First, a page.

Ethanol-induced mobilization of calcium by activation of phosphoinositide-specific phospholipase C in intact hepatocytes

J. B. Hoek, A. P. Thomas, R. Rubin, E. Rubin

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157 Scopus citations


The short-term effects of ethanol on calcium homeostasis were studied in isolated hepatocytes. Ethanol caused a rapid transient activation of phosphorylase not associated with changes in cAMP levels which peaked after 20-30 s and declined slowly over a period of 5-10 min. Maximal activation was found with 200 mM ethanol, and a significant effect was observed at 25 mM ethanol. Similar effects were induced by other organic solvents and by halothane, with more hydrophobic agents being effective at lower concentrations. In hepatocytes loaded with the intracellular calcium indicator quin2, the addition of ethanol caused a transient increase in cytosolic free calcium, with a kinetic pattern compatible with its involvement in the activation of phosphorylase. Pretreatment of the hepatocytes with phenylephrine or vasopressin to deplete the hormone-sensitive calcium pools in the cells prevented the ethanol-induced calcium mobilization. In 32P-labeled hepatocytes addition of ethanol caused a small (5-7%) decrease in the level of [32P]phosphatidylinositol 4,5-bisphosphate and a 10-15% increase in [32P]phosphatidylinositol 4-phosphate and [32P]phosphatidic acid. In hepatocytes labeled with myo-[3H]inositol, ethanol induced a 50-100% increase in the levels of inositol 1,4,5-trisphosphate, inositol 1,3,4-trisphosphate, and inositol bisphosphate. The changes in the inositol 1,4,5-trisphosphate level due to ethanol paralleled the time course of the elevation of cytosolic free calcium levels and activation of phosphorylase a. The effects of ethanol were comparable to those of a physiologic (1 nM) dose of vasopressin; however, unlike with vasopressin, the inositol phosphates and cytosolic calcium levels declined to basal levels 2 min after the addition of ethanol. These results indicate that ethanol, in common with calcium-mobilizing hormones, activates hormone-sensitive phosphoinositide-specific phospholipase C. The resulting changes in inositol 1,4,5-trisphosphate can account for the mobilization of intracellular calcium and the consequent activation of phosphorylase by ethanol.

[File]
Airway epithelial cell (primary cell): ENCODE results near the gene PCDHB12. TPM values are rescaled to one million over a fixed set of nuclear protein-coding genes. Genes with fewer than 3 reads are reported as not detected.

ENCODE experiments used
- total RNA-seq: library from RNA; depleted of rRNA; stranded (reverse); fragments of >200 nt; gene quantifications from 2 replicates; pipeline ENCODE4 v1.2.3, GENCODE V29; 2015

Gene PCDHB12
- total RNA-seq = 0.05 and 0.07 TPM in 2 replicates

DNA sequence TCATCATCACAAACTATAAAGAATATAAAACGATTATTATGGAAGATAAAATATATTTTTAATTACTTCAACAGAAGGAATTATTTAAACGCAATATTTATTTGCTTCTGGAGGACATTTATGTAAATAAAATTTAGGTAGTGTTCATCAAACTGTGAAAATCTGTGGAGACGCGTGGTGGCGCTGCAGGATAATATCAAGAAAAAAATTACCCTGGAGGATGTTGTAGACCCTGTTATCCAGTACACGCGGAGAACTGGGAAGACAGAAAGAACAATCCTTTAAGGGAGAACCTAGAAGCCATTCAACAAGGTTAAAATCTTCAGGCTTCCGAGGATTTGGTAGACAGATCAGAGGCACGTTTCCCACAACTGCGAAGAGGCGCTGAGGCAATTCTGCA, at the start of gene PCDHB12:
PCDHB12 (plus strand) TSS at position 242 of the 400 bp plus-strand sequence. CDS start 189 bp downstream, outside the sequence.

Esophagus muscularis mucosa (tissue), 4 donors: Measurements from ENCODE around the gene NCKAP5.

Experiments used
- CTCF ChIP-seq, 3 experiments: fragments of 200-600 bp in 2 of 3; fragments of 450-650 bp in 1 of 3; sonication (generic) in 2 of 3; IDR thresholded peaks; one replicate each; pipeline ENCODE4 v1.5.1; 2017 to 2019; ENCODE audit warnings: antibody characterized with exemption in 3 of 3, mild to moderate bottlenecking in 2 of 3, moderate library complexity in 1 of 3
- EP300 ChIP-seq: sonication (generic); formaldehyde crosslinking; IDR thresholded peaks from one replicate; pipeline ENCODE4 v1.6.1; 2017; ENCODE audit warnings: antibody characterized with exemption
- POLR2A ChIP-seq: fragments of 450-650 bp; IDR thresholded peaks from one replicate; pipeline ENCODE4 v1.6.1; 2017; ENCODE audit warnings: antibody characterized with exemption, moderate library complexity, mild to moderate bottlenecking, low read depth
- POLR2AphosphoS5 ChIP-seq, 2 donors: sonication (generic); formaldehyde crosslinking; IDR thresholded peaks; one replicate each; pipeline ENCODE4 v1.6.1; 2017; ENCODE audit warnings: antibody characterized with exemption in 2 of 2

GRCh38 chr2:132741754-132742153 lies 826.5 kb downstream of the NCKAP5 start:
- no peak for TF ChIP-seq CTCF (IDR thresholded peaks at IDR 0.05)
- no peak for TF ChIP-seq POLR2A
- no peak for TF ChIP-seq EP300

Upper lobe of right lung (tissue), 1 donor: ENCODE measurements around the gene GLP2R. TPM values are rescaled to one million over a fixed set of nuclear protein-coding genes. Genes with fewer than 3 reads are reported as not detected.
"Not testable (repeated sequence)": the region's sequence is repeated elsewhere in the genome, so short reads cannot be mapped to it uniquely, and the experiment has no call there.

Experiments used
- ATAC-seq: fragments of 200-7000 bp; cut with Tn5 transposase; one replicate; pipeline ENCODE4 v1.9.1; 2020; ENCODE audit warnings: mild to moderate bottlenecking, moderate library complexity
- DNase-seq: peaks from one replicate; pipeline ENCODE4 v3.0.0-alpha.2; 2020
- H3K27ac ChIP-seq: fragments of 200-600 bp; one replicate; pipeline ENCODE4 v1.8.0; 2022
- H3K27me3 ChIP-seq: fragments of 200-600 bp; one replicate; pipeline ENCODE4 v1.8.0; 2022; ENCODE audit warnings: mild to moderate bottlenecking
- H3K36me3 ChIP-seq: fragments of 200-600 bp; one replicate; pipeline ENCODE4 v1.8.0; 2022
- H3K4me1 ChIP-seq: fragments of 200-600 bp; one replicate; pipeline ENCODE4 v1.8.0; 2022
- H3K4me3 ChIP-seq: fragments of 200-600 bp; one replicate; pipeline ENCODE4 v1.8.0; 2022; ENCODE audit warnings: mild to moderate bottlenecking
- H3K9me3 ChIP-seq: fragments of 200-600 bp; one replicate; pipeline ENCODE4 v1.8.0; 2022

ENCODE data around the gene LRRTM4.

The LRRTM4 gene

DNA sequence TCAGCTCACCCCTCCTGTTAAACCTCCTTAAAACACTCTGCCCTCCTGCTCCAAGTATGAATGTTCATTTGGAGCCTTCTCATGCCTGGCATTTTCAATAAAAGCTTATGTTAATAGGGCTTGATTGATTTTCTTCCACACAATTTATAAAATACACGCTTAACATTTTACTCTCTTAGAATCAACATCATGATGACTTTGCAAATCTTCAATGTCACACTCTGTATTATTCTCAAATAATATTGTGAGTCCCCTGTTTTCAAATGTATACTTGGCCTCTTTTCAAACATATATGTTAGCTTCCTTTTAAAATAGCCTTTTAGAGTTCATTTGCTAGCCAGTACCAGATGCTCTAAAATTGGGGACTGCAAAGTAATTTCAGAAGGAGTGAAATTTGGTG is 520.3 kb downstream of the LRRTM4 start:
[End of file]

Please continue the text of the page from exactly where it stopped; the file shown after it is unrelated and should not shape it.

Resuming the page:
Original languageEnglish (US)
Pages (from-to)682-691
Number of pages10
JournalJournal of Biological Chemistry
Issue number2
StatePublished - 1987
Externally publishedYes

All Science Journal Classification (ASJC) codes

  • Biochemistry
  • Molecular Biology
  • Cell Biology

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